Let’s face it: You deserve a pay increase. What’s next? You’ve used your “elevator pitch” a thousand times. You got over your fear of going up to your boss to ask for that important meeting. You’re finally ready. But is now the best time?
It makes sense that most individuals would desire their salaries to increase in an era where the cost of living is rising at an annual pace of between two and four percent. If you’re dissatisfied with your pay—and a Payscale survey found that most individuals are, even if they make a good living—you need to take action. Certain occasions will undoubtedly result in you receiving a raise without having to ask, but if that doesn’t happen, you might need to take matters into your own hands.
There is just one catch to all of this. You must perform well at work. If you’re in the middle of the pack or worse, don’t do this. You should be someone whose output is extremely difficult to replicate. Make yourself so valuable to your employer that the idea of losing you would worry him.
The timing of a request for a raise is critical. Asking for a raise, for instance, after your employer announces significant layoffs or after you get some less-than-stellar performance feedback, is not a good idea. If you ask for a raise at the wrong time, your manager will probably say no and won’t consider it for a while. Ask for a raise at these points if you want serious consideration:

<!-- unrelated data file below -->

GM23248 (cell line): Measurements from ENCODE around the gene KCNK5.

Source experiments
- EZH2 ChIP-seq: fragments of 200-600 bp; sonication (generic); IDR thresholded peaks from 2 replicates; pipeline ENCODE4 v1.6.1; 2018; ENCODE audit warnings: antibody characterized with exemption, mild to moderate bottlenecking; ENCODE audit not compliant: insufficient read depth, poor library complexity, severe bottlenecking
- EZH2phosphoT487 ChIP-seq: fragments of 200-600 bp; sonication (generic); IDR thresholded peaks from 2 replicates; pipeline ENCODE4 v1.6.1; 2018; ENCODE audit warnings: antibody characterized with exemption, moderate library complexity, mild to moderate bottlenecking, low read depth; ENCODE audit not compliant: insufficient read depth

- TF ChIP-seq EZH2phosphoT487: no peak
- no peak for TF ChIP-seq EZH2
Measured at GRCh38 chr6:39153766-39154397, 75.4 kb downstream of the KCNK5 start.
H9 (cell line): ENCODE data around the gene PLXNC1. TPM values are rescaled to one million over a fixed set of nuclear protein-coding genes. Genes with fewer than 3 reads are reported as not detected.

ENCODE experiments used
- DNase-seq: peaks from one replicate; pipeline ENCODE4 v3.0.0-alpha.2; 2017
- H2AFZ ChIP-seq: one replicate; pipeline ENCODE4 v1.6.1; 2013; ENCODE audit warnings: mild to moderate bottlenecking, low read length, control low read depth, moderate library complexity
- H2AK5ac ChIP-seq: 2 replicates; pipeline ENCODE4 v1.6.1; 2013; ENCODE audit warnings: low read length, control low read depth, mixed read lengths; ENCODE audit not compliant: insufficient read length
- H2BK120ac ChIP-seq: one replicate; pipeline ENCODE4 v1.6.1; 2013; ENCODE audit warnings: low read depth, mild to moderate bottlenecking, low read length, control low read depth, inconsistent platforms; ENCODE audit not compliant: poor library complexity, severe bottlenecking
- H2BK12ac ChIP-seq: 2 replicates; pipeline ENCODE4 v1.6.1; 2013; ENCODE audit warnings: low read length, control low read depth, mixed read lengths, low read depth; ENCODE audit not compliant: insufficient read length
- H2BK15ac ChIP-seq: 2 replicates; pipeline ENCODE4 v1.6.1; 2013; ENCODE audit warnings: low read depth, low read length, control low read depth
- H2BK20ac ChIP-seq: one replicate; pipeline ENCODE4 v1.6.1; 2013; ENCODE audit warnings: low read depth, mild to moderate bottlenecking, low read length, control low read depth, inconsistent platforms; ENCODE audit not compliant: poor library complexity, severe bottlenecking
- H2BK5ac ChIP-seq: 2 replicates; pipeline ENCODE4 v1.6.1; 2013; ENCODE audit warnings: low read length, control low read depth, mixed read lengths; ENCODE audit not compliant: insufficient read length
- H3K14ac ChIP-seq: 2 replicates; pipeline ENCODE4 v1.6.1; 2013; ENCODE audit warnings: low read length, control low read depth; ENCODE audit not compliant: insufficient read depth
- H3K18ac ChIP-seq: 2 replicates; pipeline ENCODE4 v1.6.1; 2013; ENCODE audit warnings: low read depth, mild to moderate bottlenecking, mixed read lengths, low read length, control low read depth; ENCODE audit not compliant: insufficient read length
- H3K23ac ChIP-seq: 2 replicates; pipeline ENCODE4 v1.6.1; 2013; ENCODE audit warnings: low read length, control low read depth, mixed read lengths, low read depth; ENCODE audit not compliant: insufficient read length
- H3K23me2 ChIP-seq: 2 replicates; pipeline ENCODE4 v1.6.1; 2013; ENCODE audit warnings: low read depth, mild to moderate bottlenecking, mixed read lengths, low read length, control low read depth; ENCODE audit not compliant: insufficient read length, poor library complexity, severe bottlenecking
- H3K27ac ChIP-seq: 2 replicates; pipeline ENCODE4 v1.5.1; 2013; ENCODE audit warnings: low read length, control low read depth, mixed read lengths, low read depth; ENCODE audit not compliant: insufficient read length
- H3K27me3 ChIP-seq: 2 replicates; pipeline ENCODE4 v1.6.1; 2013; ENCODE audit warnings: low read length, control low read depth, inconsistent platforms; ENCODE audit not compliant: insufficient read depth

- Consider your tenure
You should wait at least six months before requesting a raise if you recently started a new job or if you are at the same job but taking on a new position. Any sooner than that won’t give you enough time to establish yourself as an important contributor to the business.
Once you hit the six-month mark, there’s no bad time to initiate a salary conversation.
Consider a scenario in which your business is merging, no layoffs occurred, and no raises will be given this year. Even though you are aware that it might not happen, you can nevertheless present yourself to your supervisor as an advocate for yourself.
Source: Trade brains
- After you’ve aced a big project
You have a right to anticipate some form of reward if you land a significant customer or close a record-breaking deal. A bonus, a letter of congratulations from your manager, a new duty, or even an award could serve as recognition. However, if a raise is what you really desire, then make the request. You deserve it. Your case will be stronger if you can show how important you are to the company through a big win or success.
- If you’re underpaid
If you think your pay is below what you are worth on the market, do your research. Find out how much your top rivals are willing to pay for a person with your talent and skill set.
A raise can occasionally seem more like a requirement than a nice-to-have perk. The best course of action if you believe your pay is inadequate is to talk to your manager or seek guidance from HR. The quantity of information that businesses have about how competitive employee compensation varies.